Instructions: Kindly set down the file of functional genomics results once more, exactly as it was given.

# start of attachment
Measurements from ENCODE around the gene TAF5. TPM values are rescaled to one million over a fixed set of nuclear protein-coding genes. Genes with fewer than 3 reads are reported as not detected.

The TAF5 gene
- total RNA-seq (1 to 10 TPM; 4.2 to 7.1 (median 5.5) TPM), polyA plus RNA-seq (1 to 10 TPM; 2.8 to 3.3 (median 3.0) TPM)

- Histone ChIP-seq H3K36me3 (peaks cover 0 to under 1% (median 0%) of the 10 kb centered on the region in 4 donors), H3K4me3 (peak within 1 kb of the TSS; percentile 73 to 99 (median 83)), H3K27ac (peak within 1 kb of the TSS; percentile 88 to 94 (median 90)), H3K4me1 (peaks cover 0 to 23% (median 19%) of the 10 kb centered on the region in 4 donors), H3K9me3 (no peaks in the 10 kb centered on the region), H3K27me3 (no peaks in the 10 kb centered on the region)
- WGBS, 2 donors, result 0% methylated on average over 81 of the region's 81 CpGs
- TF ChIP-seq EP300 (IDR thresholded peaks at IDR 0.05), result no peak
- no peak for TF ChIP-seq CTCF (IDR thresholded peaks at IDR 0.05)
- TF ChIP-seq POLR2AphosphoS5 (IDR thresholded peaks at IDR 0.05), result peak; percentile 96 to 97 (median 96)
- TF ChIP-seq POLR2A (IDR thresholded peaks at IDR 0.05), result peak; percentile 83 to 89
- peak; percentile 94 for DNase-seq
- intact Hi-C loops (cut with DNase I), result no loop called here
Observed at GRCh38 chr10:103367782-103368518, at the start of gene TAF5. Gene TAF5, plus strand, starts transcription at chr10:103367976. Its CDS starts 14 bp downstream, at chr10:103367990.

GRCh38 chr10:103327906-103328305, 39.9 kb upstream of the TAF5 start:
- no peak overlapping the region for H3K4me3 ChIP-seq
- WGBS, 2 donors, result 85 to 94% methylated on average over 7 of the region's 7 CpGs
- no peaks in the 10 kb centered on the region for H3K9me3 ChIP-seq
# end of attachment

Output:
Measurements from ENCODE around the gene TAF5. TPM values are rescaled to one million over a fixed set of nuclear protein-coding genes. Genes with fewer than 3 reads are reported as not detected.

The TAF5 gene
- total RNA-seq (1 to 10 TPM; 4.2 to 7.1 (median 5.5) TPM), polyA plus RNA-seq (1 to 10 TPM; 2.8 to 3.3 (median 3.0) TPM)

- Histone ChIP-seq H3K36me3 (peaks cover 0 to under 1% (median 0%) of the 10 kb centered on the region in 4 donors), H3K4me3 (peak within 1 kb of the TSS; percentile 73 to 99 (median 83)), H3K27ac (peak within 1 kb of the TSS; percentile 88 to 94 (median 90)), H3K4me1 (peaks cover 0 to 23% (median 19%) of the 10 kb centered on the region in 4 donors), H3K9me3 (no peaks in the 10 kb centered on the region), H3K27me3 (no peaks in the 10 kb centered on the region)
- WGBS, 2 donors, result 0% methylated on average over 81 of the region's 81 CpGs
- TF ChIP-seq EP300 (IDR thresholded peaks at IDR 0.05), result no peak
- no peak for TF ChIP-seq CTCF (IDR thresholded peaks at IDR 0.05)
- TF ChIP-seq POLR2AphosphoS5 (IDR thresholded peaks at IDR 0.05), result peak; percentile 96 to 97 (median 96)
- TF ChIP-seq POLR2A (IDR thresholded peaks at IDR 0.05), result peak; percentile 83 to 89
- peak; percentile 94 for DNase-seq
- intact Hi-C loops (cut with DNase I), result no loop called here
Observed at GRCh38 chr10:103367782-103368518, at the start of gene TAF5. Gene TAF5, plus strand, starts transcription at chr10:103367976. Its CDS starts 14 bp downstream, at chr10:103367990.

GRCh38 chr10:103327906-103328305, 39.9 kb upstream of the TAF5 start:
- no peak overlapping the region for H3K4me3 ChIP-seq
- WGBS, 2 donors, result 85 to 94% methylated on average over 7 of the region's 7 CpGs
- no peaks in the 10 kb centered on the region for H3K9me3 ChIP-seq